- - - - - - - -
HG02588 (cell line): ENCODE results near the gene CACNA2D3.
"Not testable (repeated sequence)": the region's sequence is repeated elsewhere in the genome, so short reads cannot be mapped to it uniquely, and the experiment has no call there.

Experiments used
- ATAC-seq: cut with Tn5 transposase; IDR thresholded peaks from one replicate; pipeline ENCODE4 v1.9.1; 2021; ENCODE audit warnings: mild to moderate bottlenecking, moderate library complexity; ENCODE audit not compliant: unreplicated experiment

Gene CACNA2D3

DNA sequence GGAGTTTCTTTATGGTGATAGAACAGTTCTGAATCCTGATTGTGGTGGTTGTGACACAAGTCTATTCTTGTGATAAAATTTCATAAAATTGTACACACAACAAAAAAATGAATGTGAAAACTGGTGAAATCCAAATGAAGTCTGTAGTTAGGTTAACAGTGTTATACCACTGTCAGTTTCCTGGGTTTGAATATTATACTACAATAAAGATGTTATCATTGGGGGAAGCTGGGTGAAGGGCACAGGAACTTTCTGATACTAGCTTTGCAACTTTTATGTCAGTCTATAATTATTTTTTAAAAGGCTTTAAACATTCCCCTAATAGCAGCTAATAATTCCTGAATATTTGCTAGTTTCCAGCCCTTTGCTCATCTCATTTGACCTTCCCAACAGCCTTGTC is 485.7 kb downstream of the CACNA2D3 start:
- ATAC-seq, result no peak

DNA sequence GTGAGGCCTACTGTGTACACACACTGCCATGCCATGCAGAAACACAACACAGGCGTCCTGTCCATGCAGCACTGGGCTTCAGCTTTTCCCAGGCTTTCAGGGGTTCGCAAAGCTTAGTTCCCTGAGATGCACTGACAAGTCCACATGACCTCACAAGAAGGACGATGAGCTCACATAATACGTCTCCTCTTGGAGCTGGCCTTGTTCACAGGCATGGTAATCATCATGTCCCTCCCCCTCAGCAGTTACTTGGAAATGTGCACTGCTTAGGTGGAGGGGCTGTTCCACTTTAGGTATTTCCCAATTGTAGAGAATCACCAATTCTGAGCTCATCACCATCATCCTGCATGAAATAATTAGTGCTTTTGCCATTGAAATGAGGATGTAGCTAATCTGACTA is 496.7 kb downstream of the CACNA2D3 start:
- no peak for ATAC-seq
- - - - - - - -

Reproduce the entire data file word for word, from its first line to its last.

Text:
HG02588 (cell line): ENCODE results near the gene CACNA2D3.
"Not testable (repeated sequence)": the region's sequence is repeated elsewhere in the genome, so short reads cannot be mapped to it uniquely, and the experiment has no call there.

Experiments used
- ATAC-seq: cut with Tn5 transposase; IDR thresholded peaks from one replicate; pipeline ENCODE4 v1.9.1; 2021; ENCODE audit warnings: mild to moderate bottlenecking, moderate library complexity; ENCODE audit not compliant: unreplicated experiment

Gene CACNA2D3

DNA sequence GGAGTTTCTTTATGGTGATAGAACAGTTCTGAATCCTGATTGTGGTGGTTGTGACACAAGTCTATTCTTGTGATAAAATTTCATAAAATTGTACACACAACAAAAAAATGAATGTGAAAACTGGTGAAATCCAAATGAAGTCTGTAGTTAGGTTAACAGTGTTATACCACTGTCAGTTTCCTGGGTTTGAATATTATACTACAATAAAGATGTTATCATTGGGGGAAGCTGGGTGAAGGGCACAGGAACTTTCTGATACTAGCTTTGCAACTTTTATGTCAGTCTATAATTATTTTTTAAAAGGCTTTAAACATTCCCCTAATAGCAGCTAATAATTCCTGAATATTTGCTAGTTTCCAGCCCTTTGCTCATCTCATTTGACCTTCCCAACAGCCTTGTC is 485.7 kb downstream of the CACNA2D3 start:
- ATAC-seq, result no peak

DNA sequence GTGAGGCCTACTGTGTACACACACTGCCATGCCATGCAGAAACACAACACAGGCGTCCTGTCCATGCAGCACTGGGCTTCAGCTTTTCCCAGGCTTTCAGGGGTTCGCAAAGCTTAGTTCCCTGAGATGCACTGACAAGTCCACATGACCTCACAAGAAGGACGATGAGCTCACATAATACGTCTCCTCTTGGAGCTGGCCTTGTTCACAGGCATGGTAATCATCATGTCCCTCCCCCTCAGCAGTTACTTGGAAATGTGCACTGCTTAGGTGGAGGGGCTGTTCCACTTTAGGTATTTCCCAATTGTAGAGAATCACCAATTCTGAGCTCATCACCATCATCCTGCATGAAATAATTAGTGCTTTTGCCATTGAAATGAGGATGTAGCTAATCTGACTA is 496.7 kb downstream of the CACNA2D3 start:
- no peak for ATAC-seq